TIP: It's a good idea to plan your book before you start cutting so you know which images will be for left hand pages and which will be for right hand pages. Then when you are cutting the flaps always put the uncut edge toward the inside of the book. That way the flaps will automatically close when the book is closed. If you put the uncut edge toward the outside of the book (or top or bottom) you will tend to have problems with the flaps getting squashed or pressed into the open position.
Step 4: Glue the Prints Onto the Board Book
Once you have all your flaps cut you can start gluing the prints onto the board book pages. The bottom layer prints can just be sprayed and then attached to the board book but the top layer prints will need to be protected with low tack masking tape or other shielding to avoid getting spray glue on the flaps. (You obviously don't want to glue your flaps closed!) I supported my prints on wire mesh. If you just laid them directly on newspaper and then sprayed on the adhesive you would tend to have problems with the edges of the prints sticking to the newspaper.
TIP: I used 3M Super 77 multipurpose spray adhesive. It worked great for this project but I have a very important tip. Don't spray a print and then immediately try to glue it into the book. You will get glue on your fingers and then onto the print and it will be much messier and more difficult than necessary. Instead, layout all your prints and spray them all at once, then wait 5 minutes for the glue to partially dry. After 5 minutes the prints will still stick very well to paper but will hardly stick to your fingers at all.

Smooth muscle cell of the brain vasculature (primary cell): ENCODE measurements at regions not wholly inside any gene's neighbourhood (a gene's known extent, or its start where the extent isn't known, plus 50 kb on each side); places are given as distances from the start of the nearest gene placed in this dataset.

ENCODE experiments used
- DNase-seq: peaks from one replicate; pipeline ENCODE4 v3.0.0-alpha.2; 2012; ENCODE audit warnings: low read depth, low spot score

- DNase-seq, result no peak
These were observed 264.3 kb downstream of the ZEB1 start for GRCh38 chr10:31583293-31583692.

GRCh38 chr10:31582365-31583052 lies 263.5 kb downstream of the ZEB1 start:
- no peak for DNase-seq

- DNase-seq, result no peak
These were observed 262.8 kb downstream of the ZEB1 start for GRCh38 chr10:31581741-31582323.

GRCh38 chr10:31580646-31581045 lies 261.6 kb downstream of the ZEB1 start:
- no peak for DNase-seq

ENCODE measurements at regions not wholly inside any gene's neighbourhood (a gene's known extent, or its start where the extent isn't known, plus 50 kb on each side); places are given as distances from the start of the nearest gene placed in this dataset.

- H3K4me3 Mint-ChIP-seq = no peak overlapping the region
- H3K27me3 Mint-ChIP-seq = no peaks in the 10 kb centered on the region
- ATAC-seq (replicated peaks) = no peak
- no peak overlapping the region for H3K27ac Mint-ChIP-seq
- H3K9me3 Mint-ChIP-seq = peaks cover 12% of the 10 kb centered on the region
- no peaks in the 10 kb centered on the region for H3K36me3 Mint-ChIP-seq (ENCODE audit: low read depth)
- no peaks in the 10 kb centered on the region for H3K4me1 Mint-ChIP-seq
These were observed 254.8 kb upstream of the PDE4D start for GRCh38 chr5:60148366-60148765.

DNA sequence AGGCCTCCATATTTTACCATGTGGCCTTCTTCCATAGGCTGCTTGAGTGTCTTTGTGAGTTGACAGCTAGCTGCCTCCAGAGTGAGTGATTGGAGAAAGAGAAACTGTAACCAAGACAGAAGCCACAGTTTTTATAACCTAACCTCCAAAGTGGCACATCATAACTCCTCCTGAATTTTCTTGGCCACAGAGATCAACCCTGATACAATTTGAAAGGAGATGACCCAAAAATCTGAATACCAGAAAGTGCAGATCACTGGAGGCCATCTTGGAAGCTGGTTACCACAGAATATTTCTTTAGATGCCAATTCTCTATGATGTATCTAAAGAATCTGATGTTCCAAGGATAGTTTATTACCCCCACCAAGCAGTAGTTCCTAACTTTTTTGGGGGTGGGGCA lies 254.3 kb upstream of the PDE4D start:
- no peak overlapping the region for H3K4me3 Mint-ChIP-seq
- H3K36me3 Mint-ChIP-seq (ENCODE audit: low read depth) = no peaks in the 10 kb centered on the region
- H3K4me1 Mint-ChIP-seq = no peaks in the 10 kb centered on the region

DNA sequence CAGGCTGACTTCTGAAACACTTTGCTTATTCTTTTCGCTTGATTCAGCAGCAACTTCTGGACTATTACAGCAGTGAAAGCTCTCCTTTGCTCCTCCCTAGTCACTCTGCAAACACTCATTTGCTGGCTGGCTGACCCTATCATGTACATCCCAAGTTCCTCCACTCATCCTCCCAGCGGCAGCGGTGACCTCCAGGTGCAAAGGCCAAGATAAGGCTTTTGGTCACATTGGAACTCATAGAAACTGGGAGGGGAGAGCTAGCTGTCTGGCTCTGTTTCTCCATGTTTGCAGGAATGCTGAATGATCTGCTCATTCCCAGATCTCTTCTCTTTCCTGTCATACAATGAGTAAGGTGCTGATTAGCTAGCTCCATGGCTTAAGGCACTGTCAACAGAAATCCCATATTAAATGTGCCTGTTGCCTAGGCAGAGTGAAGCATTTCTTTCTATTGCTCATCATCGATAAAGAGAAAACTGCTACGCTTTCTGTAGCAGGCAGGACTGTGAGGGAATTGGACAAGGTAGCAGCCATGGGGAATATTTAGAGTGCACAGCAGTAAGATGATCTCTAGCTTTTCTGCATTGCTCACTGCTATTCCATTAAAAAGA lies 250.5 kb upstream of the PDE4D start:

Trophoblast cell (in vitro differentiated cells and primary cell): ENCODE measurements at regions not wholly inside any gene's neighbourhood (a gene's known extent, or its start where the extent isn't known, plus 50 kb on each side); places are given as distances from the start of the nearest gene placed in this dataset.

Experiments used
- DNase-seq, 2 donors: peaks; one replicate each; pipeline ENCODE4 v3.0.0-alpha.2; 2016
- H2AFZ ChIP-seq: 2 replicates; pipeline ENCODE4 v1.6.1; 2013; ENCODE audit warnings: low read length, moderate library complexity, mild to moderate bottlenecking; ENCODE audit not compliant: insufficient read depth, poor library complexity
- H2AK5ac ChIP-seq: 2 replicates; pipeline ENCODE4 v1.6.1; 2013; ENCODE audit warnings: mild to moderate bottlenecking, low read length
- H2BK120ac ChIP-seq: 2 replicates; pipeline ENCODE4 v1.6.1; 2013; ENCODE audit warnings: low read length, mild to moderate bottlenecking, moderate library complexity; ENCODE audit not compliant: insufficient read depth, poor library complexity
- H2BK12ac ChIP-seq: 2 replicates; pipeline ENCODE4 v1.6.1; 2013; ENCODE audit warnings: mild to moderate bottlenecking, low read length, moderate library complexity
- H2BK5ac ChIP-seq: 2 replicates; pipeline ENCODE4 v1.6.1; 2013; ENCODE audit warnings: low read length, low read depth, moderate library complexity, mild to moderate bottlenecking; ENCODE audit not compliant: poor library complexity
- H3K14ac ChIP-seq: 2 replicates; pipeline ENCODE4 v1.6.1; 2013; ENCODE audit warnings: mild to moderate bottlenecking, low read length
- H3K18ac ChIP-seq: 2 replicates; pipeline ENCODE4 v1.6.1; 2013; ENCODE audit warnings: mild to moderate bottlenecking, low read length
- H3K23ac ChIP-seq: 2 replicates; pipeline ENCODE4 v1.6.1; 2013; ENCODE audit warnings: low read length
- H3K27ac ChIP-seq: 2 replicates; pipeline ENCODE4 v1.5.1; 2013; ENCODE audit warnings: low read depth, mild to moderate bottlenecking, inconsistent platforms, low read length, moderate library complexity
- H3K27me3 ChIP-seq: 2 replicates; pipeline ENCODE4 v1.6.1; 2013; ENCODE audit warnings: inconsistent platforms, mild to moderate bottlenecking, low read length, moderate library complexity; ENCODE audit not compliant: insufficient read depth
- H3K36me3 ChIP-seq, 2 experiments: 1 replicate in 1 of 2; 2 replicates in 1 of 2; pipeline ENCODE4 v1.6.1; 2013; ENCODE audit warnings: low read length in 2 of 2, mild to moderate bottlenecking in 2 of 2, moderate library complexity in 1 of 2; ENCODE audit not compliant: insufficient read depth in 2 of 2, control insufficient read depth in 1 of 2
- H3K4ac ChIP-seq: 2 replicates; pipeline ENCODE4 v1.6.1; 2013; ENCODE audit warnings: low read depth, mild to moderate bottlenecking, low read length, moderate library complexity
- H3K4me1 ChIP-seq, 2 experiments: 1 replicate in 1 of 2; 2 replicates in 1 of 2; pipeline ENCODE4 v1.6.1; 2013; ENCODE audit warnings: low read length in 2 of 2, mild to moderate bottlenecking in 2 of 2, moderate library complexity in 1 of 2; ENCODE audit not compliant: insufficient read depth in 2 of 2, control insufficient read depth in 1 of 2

Step 5: To Finish
Most important final step: Leave the book fanned open with all the flaps open overnight to dry completely. The last thing you want at this stage is to glue your flaps shut or to glue entire pages together.
One other minor detail I added was a title on the binding. I just printed out some text on my laser printer, cut it down to a narrow strip and then used clear packing tape to attach it to the binding. I also used the spray adhesive to attach single prints (no flaps) to the front and back covers.
By the way, if the whole process of making two layers and cutting the flaps sounds too complicated, you can still make a fun custom book for a toddler by making single prints in Photoshop (like image 3 on step 1) and just gluing those onto a board book.
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Looks hard... but going to attempt!
Awesome Idea. I'd love to make one of San Francisco for my kids who love board books....
dude i was thinking the same things i liv in the mission , cool to have my lil ones bear hiding on the bridge ...
wow! such an awesome instructable!
What a great idea! This would make a great gift!